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OK, this might sound a little crazy, but bear with me here for a minute.

I'm working on a site where the standard is to use SSI to include page headers, footers, and menus. The included files use SSI conditionals to handle different browsers, some #include nesting, and some #set / #if trickery to highlight the current page in the menu. In other words, it's more than just #include directives in the SSI.

I'm sure some might argue with the aesthetics, but it actually works quite nicely, for static HTML.

Now, the problem: I'd like to just "#include" the same SSI-parsed header and footer html files from my PHP scripts, thus avoiding code duplication and still maintaining the site's uniform look. If PHP were running in the usual mod_php environment, I'd be able to do just that by using PHP's virtual() function. Unfortunately, the site is using FastCGI/suexec to run PHP (so that each VirtualHost can run as a different user), and this breaks virtual().

I've been using a fairly simple SSI parser I wrote in PHP (it handles #includes, and some really simple #if statements), but I'd like a more general solution. So, before I go nuts and write some probably-buggy, more complete SSI parser, does anyone know of a complete SSI parser written in PHP? Naturally, I'm also open to other solutions that work under the constraints I've outlined.

Thanks so much for your time.

share|improve this question
I wouldn't call SSI included files with "#include nesting and #set / #if trickery" static HTML. ;) Otherwise, interesting question. :D – deceze Feb 10 '11 at 2:19
The only implementation I know about is - but that just implements the three standard functions, and does neither constitute much of a parser. – mario Feb 10 '11 at 2:34
@deceze: Well... they're "static" in the sense that each user-requested HTML file produces the same output every time. I agree, though, that the SSI-included files are not static at all. – Rick Koshi Feb 10 '11 at 14:23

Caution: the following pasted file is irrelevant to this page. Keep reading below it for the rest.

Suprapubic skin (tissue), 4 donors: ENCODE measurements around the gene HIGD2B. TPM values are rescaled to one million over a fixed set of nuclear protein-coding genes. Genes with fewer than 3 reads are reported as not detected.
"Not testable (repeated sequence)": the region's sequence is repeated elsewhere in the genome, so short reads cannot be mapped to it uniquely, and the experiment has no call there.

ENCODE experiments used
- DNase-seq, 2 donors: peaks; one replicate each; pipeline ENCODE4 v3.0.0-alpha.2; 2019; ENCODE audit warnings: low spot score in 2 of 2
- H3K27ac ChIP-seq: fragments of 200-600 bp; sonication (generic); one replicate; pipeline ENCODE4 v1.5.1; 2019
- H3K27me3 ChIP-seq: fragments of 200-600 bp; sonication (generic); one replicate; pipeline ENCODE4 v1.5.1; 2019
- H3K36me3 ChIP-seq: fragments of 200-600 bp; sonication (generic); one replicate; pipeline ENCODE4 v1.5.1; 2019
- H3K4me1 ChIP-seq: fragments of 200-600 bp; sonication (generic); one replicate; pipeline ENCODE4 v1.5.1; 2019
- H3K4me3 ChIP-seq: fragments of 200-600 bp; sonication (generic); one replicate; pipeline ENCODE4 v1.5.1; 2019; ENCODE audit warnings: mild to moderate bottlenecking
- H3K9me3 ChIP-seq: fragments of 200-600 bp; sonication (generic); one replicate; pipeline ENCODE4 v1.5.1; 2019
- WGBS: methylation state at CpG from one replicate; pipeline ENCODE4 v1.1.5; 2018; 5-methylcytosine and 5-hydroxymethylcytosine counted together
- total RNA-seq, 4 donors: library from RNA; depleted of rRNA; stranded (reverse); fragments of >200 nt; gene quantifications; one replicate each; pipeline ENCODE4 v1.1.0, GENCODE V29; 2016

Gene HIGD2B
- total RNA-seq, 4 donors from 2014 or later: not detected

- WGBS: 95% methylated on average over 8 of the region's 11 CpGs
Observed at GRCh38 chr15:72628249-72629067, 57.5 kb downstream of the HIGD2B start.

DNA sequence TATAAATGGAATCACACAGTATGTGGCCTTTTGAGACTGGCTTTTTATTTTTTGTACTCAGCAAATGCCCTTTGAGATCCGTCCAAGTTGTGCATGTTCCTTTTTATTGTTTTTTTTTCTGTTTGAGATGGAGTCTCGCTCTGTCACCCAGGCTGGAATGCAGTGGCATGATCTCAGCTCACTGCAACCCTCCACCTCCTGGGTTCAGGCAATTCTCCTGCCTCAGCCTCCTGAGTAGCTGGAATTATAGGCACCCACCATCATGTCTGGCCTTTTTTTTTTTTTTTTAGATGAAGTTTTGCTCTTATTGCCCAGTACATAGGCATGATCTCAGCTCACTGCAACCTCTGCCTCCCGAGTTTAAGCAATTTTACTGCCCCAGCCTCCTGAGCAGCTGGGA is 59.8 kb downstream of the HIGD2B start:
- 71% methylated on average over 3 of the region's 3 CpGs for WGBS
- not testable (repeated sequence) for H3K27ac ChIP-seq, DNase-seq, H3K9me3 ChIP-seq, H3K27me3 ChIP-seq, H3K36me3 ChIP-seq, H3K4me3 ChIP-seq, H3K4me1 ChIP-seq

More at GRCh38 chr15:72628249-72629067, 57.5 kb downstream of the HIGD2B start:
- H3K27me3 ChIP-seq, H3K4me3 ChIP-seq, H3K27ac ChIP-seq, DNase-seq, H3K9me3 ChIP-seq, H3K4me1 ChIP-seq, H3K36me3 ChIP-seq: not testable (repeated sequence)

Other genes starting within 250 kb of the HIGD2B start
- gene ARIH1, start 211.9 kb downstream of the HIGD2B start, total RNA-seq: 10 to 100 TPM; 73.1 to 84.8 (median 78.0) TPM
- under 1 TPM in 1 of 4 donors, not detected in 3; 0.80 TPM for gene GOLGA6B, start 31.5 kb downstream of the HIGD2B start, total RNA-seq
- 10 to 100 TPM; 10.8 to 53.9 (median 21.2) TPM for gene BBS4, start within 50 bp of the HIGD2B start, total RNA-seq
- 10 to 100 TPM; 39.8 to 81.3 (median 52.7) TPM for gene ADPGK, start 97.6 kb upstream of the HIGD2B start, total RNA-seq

@mario: I agree, that module definitely doesn't have enough functionality for what I'm doing. – Rick Koshi Feb 10 '11 at 14:25

Take a look at ESI :

You can create a PHP-proxy to handle them, it's the HttpCache in Symfony2 :

Or use a HTTP proxy like Varnish, more performant than Symfony2...

share|improve this answer
Interesting ideas. Unfortunately, I don't have full control over the server, so I can't install a full proxy like Varnish. Symfony looks useful, and I'll definitely investigate it further for other purposes, but I'm really hoping for a considerably smaller solution. Symfony appears to be over 20 megabytes for a base installation. I don't know how good it is at loading modularly, but it definitely seems like severe overkill for this comparatively-simple problem. – Rick Koshi Feb 10 '11 at 14:20

I realize this is an old question, but I ran into that same problem a few years ago, though with a perl implementation. I went ahead and forked a previous attempt and got pretty far into implementing a full apache (2.2.22) mod_include emulator/parser as a perl module Soon after that I found apache output filters, and realized how perfect a solution that is for my needs. Basically, you can tell apache to parse the output of your script as if it was a .shtml or .php (or whatever) file. So you can output SSI markup from a perl or php (or whatever) script, and have apache parse that. This is how you can do it (in your .htaccess file):

AddOutputFilter INCLUDES .cgi

That's for normal cgi files, but beware, this adds quite a bit of overhead to all .cgi files being executed, so what I actually do is create a special extension so that it runs as a cgi that then has its output parsed, without having the overhead added to normal cgi files:

<Files ~ ".pcgi$">
    Options +SymLinksIfOwnerMatch +Includes
    AddOutputFilter INCLUDES .pcgi

for php you could just do something like:

<Files ~ ".pphp$">
    Options +SymLinksIfOwnerMatch +Includes
    AddOutputFilter INCLUDES .pphp

and that should do the trick! Hope that helps someone out there.

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